Monday afternoon I am making Chicken Ala King for dinner, listening to NPR, when Judy Blume just happens to join me in the kitchen. I have tuned into Talk of the Nation in the middle of the segment, but when it dawns on me that the mild-mannered woman Neal Conan is interviewing is in fact Judy Blume, the room kind of spins around for a minute. It is the same kind of response I had when I discovered that Rhoald Dahl's daughter Ophelia runs a charity that aids Haiti, or, more recently, that Stalin had a daughter living in, of all places, Wisconsin. Dumbfounded, I listen as callers dial in and ask Mrs. Blume writing questions, as if she is actually a real person. In my mind, she is a work of fiction - like Sheila the Great or Superfudge. But, obviously, she's not - because she's politely answering questions and relaying the story of how, when she was starting out, she squeezed in a couple of hours of writing when her children were in school. Like me.
I listen as she tells about the time she went to the book section of a department store and was surprised to find that the clerk had shelved Are You There God? It's Me,Margaret next to the bibles. To me, it doesn't seem like such an error in judgment. I grew up reading Blume's books, It's Me, Margaret among them, back when the mysteries of maturation were too taboo and forbidden to actually talk about. At the time, those books served as a bible of sorts - before menstruation became a nuisance and I discovered that the exercise accompanying the chant "I must, I must, I must increase my bust" isn't as effective as I'd hoped.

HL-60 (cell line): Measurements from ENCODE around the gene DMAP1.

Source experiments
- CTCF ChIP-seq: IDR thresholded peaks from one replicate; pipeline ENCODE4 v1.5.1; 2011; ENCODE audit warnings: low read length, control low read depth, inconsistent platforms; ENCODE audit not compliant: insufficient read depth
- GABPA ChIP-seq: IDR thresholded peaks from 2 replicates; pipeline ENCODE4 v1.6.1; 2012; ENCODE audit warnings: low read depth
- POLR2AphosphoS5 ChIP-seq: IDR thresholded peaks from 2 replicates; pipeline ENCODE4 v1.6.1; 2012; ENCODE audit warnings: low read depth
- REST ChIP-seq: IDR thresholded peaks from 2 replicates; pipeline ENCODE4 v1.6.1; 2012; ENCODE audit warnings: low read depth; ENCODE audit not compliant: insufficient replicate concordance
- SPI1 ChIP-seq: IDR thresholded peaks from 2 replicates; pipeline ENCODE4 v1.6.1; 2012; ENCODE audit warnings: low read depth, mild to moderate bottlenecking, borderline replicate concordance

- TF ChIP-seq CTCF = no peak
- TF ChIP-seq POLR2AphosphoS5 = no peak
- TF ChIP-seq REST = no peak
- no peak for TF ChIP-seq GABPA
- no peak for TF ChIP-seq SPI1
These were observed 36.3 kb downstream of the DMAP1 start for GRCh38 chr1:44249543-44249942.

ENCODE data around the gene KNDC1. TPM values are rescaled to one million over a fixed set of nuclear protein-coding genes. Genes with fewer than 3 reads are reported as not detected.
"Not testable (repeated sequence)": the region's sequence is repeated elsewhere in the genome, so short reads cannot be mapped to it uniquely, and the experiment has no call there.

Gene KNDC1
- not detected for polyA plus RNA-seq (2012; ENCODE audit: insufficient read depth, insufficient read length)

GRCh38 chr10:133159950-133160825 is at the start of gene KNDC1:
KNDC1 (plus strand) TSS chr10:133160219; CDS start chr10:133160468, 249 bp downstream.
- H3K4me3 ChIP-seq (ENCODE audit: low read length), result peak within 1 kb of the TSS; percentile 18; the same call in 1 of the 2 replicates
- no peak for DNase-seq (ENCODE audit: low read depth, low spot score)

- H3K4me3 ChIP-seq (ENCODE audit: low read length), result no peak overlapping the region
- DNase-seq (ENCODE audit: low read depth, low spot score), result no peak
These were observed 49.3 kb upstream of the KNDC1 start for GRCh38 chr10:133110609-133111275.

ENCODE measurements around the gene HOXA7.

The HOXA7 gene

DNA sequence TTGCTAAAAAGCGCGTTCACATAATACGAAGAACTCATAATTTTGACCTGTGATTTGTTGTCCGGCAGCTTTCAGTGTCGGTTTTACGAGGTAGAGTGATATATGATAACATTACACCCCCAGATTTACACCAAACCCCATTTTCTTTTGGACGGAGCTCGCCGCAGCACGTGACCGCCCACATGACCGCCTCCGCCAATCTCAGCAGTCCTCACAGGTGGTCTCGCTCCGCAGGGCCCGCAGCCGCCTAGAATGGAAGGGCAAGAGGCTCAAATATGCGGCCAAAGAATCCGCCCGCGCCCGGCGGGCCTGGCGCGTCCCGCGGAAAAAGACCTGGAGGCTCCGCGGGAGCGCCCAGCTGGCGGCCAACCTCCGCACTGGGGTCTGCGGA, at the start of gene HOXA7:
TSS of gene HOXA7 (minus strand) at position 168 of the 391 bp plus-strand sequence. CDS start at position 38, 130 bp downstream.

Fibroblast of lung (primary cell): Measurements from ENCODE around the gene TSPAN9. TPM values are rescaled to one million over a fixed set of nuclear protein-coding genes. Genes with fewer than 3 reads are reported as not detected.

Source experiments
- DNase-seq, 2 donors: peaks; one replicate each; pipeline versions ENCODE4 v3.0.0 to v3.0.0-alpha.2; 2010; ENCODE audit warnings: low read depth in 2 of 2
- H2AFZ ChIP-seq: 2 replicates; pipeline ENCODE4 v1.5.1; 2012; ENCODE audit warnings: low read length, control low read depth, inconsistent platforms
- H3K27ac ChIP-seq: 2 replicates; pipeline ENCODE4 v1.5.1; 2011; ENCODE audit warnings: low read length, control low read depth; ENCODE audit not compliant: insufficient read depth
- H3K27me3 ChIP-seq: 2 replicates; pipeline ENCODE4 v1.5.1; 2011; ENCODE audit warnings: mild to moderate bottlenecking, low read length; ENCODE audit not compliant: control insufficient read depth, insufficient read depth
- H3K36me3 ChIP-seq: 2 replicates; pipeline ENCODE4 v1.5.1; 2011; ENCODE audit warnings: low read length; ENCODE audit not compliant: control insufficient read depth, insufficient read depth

The funny thing is, Monday in the kitchen, Judy Blume managed to assist me through my post-adolescent phase, too. She gave one of those callers some writing advice, and, for me, it rang true:
"It's all about your determination, I think, as much as anything. There are a lot of people with talent, but it's that determination. I mean, you know, I would cry when the rejections came in — the first couple of times, anyway — and I would go to sleep feeling down, but I would wake up in the morning optimistic and saying, 'Well, maybe they didn't like that one, but wait till they see what I'm going to do next.' And I think you just have to keep going.
"You know what? The thing is that nobody writes unless they have to. So if you have to write because it's inside you, then you will."
Check out the whole interview here.